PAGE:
Explore how novel research and development efforts are changing the way we as a society think about cancer now and how we might address it in the future.

Normal cells transformed into cancerous ones


Cancer is a disease, or set of diseases, in which abnormal cells in the body experience uncontrolled growth, and is associated with extreme morbidity and mortality. The National Institutes of Health estimates the direct and indirect costs of cancer in the United States to reach more than $173 billion. Given the staggering personal and economic toll cancer exacts on us all, it’s not surprising that enormous resources are dedicated to the quest for discoveries that will not only enhance our understanding of this constellation of diseases but also lead to breakthroughs in prevention, detection, and treatment. Explore how novel research and development efforts are changing the way we as a society think about cancer now and how we might address it in the future.


David Sabatini (Whitehead, MIT, HHMI) 1: Introduction to mTOR and the Regulation of Growth

David Sabatini outlines the critical role of mTOR in the regulation of growth. mTOR senses nutrient levels, growth factors and other signals and integrates a response to regulate cell growth.



Naama Kanarek, a postdoctoral researcher in the lab of Whitehead Member David Sabatini, explains how new genetic tools are allowing insights into the sensitivity of cancer cells to methotrexate and discusses how research might help address some of the challenges of methotrexate chemotherapy treatment.



Learn how Institute Member Richard Young’s lab is transforming our model of gene regulation by uncovering the role of droplets of transcription machinery in activating genes. The video features Young as well as postdocs Alessandra Dall’Agnese, Ben Sabari, Ann Boija, and Isaac Klein.

Whitehead Institute Founding Member Robert Weinberg

From his discovery of the first oncogene and tumor suppressor, to his work revealing critical aspects of the mutational basis of cancer, and more recently its metastatic behavior, Whitehead Founding Member Robert Weinberg’s work has been foundational in our understanding of cancer biology.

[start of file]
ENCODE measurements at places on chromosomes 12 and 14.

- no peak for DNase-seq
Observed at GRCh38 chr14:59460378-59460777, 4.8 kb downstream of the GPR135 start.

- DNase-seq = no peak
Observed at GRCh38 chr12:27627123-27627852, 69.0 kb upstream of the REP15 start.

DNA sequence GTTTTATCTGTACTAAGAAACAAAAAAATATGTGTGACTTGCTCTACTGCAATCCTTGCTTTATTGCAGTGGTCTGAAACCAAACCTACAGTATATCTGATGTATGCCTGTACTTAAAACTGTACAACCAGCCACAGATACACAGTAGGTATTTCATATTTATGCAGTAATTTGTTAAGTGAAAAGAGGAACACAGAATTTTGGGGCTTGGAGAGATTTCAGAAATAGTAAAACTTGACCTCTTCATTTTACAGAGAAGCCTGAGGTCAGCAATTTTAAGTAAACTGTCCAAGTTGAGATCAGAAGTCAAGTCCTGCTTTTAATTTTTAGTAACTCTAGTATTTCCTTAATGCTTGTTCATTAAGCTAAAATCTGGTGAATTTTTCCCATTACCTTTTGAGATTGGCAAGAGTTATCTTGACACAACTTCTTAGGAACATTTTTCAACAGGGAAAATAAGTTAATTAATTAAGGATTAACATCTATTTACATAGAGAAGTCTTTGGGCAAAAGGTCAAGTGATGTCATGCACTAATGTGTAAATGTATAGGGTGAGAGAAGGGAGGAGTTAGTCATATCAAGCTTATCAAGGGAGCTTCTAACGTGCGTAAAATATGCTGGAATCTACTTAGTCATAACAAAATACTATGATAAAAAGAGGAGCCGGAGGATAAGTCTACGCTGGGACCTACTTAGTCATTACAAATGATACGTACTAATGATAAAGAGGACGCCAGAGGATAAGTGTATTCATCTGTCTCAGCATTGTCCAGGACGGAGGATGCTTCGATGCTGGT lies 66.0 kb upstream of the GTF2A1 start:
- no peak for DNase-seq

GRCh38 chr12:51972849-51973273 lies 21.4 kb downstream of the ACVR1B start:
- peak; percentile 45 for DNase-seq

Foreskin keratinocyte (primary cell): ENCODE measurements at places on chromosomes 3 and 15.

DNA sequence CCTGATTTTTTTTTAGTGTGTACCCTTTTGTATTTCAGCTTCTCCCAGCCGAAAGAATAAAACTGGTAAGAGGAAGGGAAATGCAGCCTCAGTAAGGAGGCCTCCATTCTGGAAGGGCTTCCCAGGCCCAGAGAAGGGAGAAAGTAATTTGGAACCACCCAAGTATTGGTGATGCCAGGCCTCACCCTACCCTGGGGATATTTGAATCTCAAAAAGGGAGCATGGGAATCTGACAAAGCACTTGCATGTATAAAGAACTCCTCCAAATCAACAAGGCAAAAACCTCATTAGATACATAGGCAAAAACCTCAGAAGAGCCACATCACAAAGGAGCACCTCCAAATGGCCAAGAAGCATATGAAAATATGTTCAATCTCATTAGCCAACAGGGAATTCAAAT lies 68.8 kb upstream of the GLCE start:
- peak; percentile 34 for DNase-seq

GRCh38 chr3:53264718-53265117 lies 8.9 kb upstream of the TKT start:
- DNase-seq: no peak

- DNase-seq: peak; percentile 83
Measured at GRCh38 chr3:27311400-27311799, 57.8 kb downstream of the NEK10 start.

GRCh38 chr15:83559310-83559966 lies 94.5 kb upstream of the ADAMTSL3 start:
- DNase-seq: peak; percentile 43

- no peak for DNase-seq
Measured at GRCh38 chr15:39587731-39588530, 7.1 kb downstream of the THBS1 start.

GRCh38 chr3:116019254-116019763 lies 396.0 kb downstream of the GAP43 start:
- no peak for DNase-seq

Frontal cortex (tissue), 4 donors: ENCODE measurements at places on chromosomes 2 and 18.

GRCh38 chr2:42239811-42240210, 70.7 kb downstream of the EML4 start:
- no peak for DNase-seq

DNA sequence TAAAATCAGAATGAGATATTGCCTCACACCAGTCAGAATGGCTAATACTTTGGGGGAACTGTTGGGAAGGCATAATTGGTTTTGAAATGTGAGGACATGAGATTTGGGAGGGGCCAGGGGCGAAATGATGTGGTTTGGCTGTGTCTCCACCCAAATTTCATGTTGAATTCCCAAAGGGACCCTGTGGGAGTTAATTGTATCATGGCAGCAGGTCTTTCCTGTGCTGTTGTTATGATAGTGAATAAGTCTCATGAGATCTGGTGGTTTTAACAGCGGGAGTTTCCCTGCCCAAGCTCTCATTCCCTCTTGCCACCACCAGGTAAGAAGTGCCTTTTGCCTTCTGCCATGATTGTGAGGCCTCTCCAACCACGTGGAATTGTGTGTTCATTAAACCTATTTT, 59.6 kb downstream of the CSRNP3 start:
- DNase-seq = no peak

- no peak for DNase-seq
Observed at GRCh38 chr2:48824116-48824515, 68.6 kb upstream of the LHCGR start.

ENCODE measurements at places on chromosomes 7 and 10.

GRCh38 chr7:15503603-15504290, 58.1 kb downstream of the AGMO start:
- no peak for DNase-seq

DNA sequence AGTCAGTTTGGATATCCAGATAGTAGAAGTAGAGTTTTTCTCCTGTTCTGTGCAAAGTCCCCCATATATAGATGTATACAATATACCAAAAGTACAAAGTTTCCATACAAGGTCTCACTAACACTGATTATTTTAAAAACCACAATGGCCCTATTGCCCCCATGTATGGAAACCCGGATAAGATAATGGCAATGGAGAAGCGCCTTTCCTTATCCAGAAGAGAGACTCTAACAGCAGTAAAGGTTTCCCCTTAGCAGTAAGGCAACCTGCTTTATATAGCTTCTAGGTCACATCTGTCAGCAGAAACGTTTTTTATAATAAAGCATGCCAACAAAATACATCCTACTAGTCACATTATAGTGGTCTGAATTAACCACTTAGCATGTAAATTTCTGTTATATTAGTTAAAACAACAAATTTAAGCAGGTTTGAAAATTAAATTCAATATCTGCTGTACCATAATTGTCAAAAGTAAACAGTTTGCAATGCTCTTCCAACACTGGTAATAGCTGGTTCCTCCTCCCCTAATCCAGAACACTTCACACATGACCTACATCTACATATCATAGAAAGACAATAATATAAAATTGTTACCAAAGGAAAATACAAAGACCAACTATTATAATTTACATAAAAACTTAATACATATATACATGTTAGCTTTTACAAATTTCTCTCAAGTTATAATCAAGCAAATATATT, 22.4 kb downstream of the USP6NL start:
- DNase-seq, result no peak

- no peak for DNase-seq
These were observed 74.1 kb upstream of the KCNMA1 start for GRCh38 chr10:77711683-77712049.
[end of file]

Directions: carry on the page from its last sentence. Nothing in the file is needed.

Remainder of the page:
As a graduate student, Whitehead Member David Sabatini identified mTOR, the keystone molecule in a cellular pathway connecting nutrition, metabolism, and disease. In this episode of AudioHelicase, he discusses how the molecule was first discovered and what his lab is currently working on, including mTOR's role in cancer, diabetes, and aging.

Alicia Zamudio, a graduate student in Whitehead Institute Member Richard Young's lab

Graduate student Alicia Zamudio from Whitehead Institute Member Richard Young’s lab shares her story of moving from Mexico to the U.S. to study psychology and become a writer — until she discovered a new passion that seemed like something out of science fiction.

Photo of Summer Morrill of the Amon Lab

Graduate student Summer Morrill from Angelika Amon’s lab tells us how her interest in cancer had her on track to become a genetic counselor, helping people process challenging diagnoses — until she realized how she could make a difference in another way, by studying the most fundamental of cellular functions.

Meet the Scientists
A woman wearing a white shirt with polka dots and hair in a low bun smiles outside.

Whitney Henry is a postdoc in Whitehead Institute Founding Member Robert Weinberg’s lab and a Jane Coffin Childs postdoctoral fellow. She is investigating ways to target a type of cancer cell that is particularly prone to metastasis and resisting treatment. 

A woman in a black and white plaid shirt stands smiling in front of lab equipment.

Anushka Dongre is a postdoc in Whitehead Institute Member Robert (Bob) Weinberg’s lab investigating how cancers spread and how the body’s own immune system can be used to fight them. 

Head and shoulders shot of Sonia Iyer

Sonia Iyer is a postdoc in Whitehead Institute Founding Member Robert (Bob) Weinberg’s lab investigating ovarian cancer. 

Read about the Research
Illustration of a mitochondrion superimposed with the ResearchGlance logo

Whitehead Institute and Broad Institute researchers determine that cancer cells commonly change their energy source, creating a weakness that the drug elesclomol exploits to resensitize cancer cells to proteasome inhibitors.

Microscope imaage

By seeding mouse nervous systems with human cells, researchers have created a system to model human neuroblastoma tumors.